Bob Weir And John Mayer Discuss Dead & Company’s Purpose On CBS

first_imgThis morning, the Dead & Company band were profiled on an exciting CBS Sunday Morning segment. Airing on the morning before the band’s Bonnaroo appearance, a web exclusive video from an interview with Bob Weir and John Mayer goes in-depth about the group’s overall purpose.Weir goes into how the band is finding their own voice and message, when interviewer Anthony Mason asks him how long that typically takes. Weir cheekily responds, “Time,” before Mayer chimes in about his nervousness to do the Grateful Dead’s catalog justice. Of course Weir assuages his fears with his own confidence, showing a playful exchange between the two Grateful guitarists.Mayer then talks about how he prepared for the role of lead guitarist, with nothing but praise for the technique and talents of Jerry Garcia. You can watch the full video here.last_img read more

It’s not pain but ‘existential distress’ that leads people to assisted suicide, study suggests

first_imgThe Washington Post 26 May 2017Family First Comment: Interesting findings – and debunks claims that euthanasia is required because of physical pain..“Their quality of life is not what they want. They are mostly educated and affluent — people who are used to being successful and in control of their lives, and it’s how they want their death to be.”And“These patients considered a hastened death over prolonged periods of time and repeatedly assessed the benefits and burdens of living versus dying… Lack of access to health care and lack of palliative care also were not mentioned as issues of concern.”But a study released Wednesday in the New England Journal of Medicine suggests the answers may be surprising: The reasons patients gave for wanting to end their lives had more to do with psychological suffering than physical suffering.The study, based on information from Canada’s University Health Network in Toronto, represents all 74 people who inquired about assistance in dying from March 2016 to March 2017. Most were white and were diagnosed with cancer or a neurological disorder like amyotrophic lateral sclerosis, or Lou Gehrig’s disease.Canada’s Medical Assistance in Dying law, or MAiD, allows for adults with serious and incurable diseases in an advanced state to seek help. At the University Health Network, which operates four large hospitals, patients must go through several levels of evaluations, and if they meet the criteria, they can come to the hospital to receive a lethal medication intravenously.For many people, death from a terminal illness may be synonymous with pain. Much of the discussion about assisted suicide focuses on compassionate palliative care for cancer patients and about suffering that can’t be controlled by even the strongest opioids. But that’s not what the people in the new study report.“It’s what I call existential distress,” explained researcher Madeline Li, an associate professor at University of Toronto. “Their quality of life is not what they want. They are mostly educated and affluent — people who are used to being successful and in control of their lives, and it’s how they want their death to be.”“It has been very surprising to me,” Li said in an interview.One of the main things these patients bring up has to do with “autonomy.” It’s a broad philosophical concept that has to do with being able to make your own decisions, not being dependent on others, wanting to be able to enjoy the things you enjoy and wanting dignity.One patient was a marathon runner before her cancer left her confined to bed. “That was not how she saw her identity,” Li said. Another patient, a university professor, identified his intellect as the most important quality that he values in himself: “He had a brain tumor, and he didn’t want to get to the point of losing control of his own mind, couldn’t think clearly and couldn’t be present.”The study also provides information regarding one of the most controversial aspects of physician-assisted suicide: That it could be forced on the poor, uninsured or those worried about being a burden to their loved ones. In Canada, a requirement for being considered for MAiD is being under the national health insurance program, and most of the patients were financially well-off.A study published in 2015 based on interviews with 159 patients or family members of deceased patients in Oregon — which allowed physicians to give prescriptions for self-administered lethal medications in 1997 — found similarly complex psychological motivations for decisions.“These patients considered a hastened death over prolonged periods of time and repeatedly assessed the benefits and burdens of living versus dying,” researchers wrote in the Journal of General Internal Medicine. “None of the participants cited responding to bad news, such as the diagnosis of cancer, or a depressed mood as motivations for interest in hastened death. Lack of access to health care and lack of palliative care also were not mentioned as issues of concern.”Likewise a study in the New England Journal of Medicine in 1999 about the first year of the Oregon law noted: “Many physicians reported that their patients had been decisive and independent throughout their lives or that the decision to request a lethal prescription was consistent with a long-standing belief about the importance of controlling the manner in which they died.”READ MORE: https://www.washingtonpost.com/news/to-your-health/wp/2017/05/24/its-not-pain-but-existential-distress-that-leads-people-to-assisted-suicide-study-suggests/?utm_term=.7d43595fbbb3Keep up with family issues in NZ. Receive our weekly emails direct to your Inbox.last_img read more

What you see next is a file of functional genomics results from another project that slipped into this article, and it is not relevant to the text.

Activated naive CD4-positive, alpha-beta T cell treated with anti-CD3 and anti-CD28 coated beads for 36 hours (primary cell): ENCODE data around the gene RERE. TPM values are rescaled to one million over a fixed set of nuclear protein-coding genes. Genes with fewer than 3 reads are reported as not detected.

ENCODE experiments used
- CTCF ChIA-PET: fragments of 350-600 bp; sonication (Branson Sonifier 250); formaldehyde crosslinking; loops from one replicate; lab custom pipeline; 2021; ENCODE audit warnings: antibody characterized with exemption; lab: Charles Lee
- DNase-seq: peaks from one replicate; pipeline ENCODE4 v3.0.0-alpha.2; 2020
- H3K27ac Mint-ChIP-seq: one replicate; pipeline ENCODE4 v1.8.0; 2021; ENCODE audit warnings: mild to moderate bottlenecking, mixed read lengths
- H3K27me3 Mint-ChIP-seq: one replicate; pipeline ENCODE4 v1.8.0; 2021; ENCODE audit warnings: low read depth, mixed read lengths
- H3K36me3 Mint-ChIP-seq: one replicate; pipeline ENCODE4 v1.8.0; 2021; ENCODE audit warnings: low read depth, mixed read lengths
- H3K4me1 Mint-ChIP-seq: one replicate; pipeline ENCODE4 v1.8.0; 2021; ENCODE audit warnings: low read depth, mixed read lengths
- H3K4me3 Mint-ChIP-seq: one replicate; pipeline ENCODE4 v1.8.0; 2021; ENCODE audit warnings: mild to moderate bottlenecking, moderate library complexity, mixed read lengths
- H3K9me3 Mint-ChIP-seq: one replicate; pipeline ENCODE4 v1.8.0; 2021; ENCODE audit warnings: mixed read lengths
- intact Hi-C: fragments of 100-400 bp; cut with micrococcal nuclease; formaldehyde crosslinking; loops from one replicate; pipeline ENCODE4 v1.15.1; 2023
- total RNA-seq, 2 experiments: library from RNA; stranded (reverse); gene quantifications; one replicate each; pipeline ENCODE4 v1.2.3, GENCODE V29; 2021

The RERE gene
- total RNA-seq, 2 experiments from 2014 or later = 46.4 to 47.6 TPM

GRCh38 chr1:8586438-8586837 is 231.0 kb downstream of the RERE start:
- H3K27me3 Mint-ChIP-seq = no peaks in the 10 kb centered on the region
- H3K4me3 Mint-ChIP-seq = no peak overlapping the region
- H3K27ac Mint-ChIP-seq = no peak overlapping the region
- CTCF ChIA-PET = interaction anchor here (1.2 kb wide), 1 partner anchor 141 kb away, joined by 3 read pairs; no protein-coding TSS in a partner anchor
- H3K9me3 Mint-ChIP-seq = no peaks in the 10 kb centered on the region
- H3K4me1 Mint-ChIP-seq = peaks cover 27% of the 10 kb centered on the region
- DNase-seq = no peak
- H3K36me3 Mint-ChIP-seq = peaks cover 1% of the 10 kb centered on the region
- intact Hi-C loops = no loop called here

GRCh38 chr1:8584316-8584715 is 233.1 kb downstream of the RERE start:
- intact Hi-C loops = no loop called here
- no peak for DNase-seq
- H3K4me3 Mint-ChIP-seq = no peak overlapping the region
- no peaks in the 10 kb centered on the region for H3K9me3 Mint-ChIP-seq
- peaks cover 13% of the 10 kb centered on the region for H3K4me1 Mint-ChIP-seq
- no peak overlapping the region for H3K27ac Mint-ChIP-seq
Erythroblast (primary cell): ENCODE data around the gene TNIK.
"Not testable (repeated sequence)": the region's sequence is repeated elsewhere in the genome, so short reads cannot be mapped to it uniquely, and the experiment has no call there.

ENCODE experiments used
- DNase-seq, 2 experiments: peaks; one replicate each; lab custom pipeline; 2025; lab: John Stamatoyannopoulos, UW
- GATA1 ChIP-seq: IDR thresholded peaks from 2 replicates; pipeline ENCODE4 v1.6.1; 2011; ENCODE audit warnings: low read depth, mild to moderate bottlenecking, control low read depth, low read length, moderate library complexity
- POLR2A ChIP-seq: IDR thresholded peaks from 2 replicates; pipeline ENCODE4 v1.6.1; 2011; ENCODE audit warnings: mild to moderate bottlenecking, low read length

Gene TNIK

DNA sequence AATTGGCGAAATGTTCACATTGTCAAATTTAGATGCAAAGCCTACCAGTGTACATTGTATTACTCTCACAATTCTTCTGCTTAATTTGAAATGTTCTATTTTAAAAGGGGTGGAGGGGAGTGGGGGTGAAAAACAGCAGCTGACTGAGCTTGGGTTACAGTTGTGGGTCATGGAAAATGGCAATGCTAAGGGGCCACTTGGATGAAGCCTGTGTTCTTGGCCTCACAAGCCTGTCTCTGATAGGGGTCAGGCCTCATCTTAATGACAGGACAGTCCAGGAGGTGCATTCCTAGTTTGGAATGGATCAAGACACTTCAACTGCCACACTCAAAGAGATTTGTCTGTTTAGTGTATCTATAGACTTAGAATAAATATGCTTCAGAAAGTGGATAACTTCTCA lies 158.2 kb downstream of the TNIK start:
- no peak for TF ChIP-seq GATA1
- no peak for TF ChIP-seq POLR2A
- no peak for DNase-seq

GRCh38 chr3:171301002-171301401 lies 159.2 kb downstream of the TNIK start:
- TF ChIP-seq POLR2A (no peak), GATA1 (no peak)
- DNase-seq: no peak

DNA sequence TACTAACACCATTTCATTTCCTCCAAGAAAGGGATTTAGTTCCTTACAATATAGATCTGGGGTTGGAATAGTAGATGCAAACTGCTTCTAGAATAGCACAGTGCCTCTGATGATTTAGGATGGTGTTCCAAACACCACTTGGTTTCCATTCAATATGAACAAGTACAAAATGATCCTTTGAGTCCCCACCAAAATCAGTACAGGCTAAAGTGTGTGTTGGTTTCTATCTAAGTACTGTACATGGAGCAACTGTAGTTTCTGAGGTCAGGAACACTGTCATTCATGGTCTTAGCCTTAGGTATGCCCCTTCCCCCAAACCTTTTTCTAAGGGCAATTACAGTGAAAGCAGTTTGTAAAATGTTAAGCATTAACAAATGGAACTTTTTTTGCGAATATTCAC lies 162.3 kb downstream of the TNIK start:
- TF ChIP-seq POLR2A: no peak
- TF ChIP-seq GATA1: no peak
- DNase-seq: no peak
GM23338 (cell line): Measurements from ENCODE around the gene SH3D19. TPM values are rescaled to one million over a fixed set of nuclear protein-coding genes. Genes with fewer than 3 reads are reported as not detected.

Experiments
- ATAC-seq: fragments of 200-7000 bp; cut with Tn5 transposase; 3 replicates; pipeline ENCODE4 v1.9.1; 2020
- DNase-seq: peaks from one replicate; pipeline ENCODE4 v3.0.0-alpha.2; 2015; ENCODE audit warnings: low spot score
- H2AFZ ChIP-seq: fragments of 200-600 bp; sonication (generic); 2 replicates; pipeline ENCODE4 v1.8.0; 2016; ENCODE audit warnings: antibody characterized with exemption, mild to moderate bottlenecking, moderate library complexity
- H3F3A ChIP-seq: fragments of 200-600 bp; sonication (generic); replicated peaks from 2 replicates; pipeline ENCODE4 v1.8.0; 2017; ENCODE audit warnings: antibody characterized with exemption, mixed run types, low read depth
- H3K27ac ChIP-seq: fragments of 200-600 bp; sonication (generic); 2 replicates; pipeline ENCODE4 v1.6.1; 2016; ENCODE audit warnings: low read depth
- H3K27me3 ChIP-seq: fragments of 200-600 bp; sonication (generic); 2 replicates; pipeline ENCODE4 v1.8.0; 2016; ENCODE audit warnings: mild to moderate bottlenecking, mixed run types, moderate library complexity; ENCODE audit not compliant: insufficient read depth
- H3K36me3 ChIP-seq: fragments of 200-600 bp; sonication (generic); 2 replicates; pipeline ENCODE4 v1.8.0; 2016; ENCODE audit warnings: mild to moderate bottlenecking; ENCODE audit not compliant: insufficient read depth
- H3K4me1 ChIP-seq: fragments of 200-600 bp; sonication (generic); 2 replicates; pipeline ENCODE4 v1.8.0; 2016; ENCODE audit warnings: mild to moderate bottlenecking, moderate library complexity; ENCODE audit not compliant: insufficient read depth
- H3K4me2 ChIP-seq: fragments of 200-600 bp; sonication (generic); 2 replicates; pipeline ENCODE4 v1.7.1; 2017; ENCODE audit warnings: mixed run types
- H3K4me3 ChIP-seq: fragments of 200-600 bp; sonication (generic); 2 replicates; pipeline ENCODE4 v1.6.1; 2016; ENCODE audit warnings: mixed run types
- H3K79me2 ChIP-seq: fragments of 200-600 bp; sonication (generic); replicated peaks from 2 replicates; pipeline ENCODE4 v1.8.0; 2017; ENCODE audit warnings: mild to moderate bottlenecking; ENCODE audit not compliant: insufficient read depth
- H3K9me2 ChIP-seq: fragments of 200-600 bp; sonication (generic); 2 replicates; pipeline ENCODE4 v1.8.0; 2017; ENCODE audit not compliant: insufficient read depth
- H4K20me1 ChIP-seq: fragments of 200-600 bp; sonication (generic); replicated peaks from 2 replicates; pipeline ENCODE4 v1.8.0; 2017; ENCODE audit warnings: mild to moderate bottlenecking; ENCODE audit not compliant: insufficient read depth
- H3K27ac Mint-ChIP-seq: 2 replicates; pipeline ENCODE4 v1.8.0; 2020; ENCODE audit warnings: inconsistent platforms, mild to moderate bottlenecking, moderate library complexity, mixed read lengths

Berg is the Word: USC’s biggest flaw is the same as it was in 2018

first_imgThere was cornerback Iman Marshall’s unsportsmanlike conduct penalty that sealed a loss to Cal.  USC also missed out on a scoring opportunity after freshman cornerback Chris Steele recovered a fumble in Washington territory early in the fourth quarter. USC had needed a spark, something to break the cycle of incompetence its offense had displayed for most of the game, and this appeared to be it … until St. Brown picked up an offensive pass interference penalty for blocking downfield, setting the Trojans up for a glum three-and-out. There was quarterback JT Daniels’ horrible decision to throw deep on a fourth-quarter interception against UCLA, a game in which Bruin running back Joshua Kelley ran practically unabated for 289 yards and two touchdowns as defenders missed tackle after tackle and assignment after assignment.  It’s time to find someone who can restore a culture of accountability at USC. That is, until USC went to Seattle to face No. 17 Washington Saturday. The Trojans lost 28-14 as third-string redshirt junior quarterback Matt Fink threw three interceptions in his first collegiate start, but the game was closer than the final score indicated. USC had a lot of chances in the second half to pull even with the Huskies but fell into the same bad habits that afflicted it in 2018. On that topic, offensive coordinator Graham Harrell faces some questions for his play-calling on USC’s last truly threatening drive of the game. With 6:29 remaining, USC had first-and-goal inside the Washington 10 and had a chance to make things interesting with a score and a stop. USC ran three straight times before Harrell called for a corner route to freshman wide receiver Drake London at the back corner of the end zone, hardly the ideal route or target against such a deep secondary and with a bevy of proven pass-catchers.  What plagued USC football throughout a dismal 5-7 campaign a year ago was discipline. No team in the country saw more talented players miss so many assignments, pick up so many penalties and set their team back with so many boneheaded mistakes. The biggest swing in momentum came in the third quarter after a long run from junior tailback Stephen Carr helped move the Trojans inside the Washington 11-yard line. Fink dropped back and targeted senior wide receiver Michael Pittman Jr. on a slant, never seeing junior defensive back Elijah Molden dropping into coverage. Two plays later, multiple Trojan defenders over-pursued on a run play, allowing junior tailback Salvon Ahmed to sprint 89 yards untouched for a score that put Washington up 28-7. There is no possible excuse for USC overcommitting on a back as explosive as Ahmed. Some might say Fink’s interception can be chalked up to the inexperience and inability of a third-stringer, which would make sense if Daniels and freshman quarterback Kedon Slovis hadn’t made almost identical bad decisions against Fresno State and BYU, respectively. Missing underneath defenders has been a trend in the Trojans’ otherwise successful passing game this season, and with three different quarterbacks displaying issues with it, it can only be attributed to poor coaching.center_img It has been clear for a while now that the team needs a culture change, and it appears a pivot to Harrell’s Air Raid offense is not enough. Head coach Clay Helton has had well over a year to fix the discipline issues that have cost the program not only wins, but its reputation.  There was wide receiver Amon-Ra St. Brown’s fumble at the opposing 15-yard line against Notre Dame just before the half, giving the Irish all the momentum in a tightly-contested game.  Aidan Berg is a junior writing about sports. He is also an associate managing editor for Daily Trojan. His column, “Berg is the Word,” runs every Monday. Richmond’s outburst reflected the feelings of many USC fans during the last year and a half. Despite some of its issues in recruiting, the program still has too much talent to lose the games it does. The most frustrating part of Saturday’s loss was that it was a winnable game, and yet anyone familiar with this team could feel pretty much from kickoff that the Trojans would do everything they could to shoot themselves in the foot. Every time, you could either feel the mistake coming or knew that it spelled doom for the Trojans’ chances in that game. Often, it was both. The Trojans’ effort was littered with these ill-timed mistakes. The team had eight penalties for 80 yards, many of which came in the form of false starts on the offensive line, which had been surprisingly solid to open the season. The crowd noise at a rollicking Husky Stadium gave the unit fits; at one point, redshirt senior offensive tackle Drew Richmond, a repeat offender Saturday, got so frustrated after one of his false starts that he yelled at Fink even though the quarterback was using claps rather than his voice to start the play. It was a problem I thought had been addressed at least a little this season. Through four games, the defensive line’s stinginess was one of the Trojans’ highlights, and the offensive line was doing a much better job. Sure, there were some conduct penalties, but one of them (redshirt freshman tailback Markese Stepp dapping up Reggie Bush after a game-sealing touchdown run against then-No. 10 Utah) was pretty great, and the team seemed to feed off the emotion that drew those flags rather than letting them derail its progress. As the defense flew around and the offense decimated defenders through the air in victories over Stanford and Utah, I kept waiting for the telltale flags and miscues that always seemed destined to sink this team. They never came. Even the BYU game was more about the Cougars’ game plan than USC’s errors. last_img read more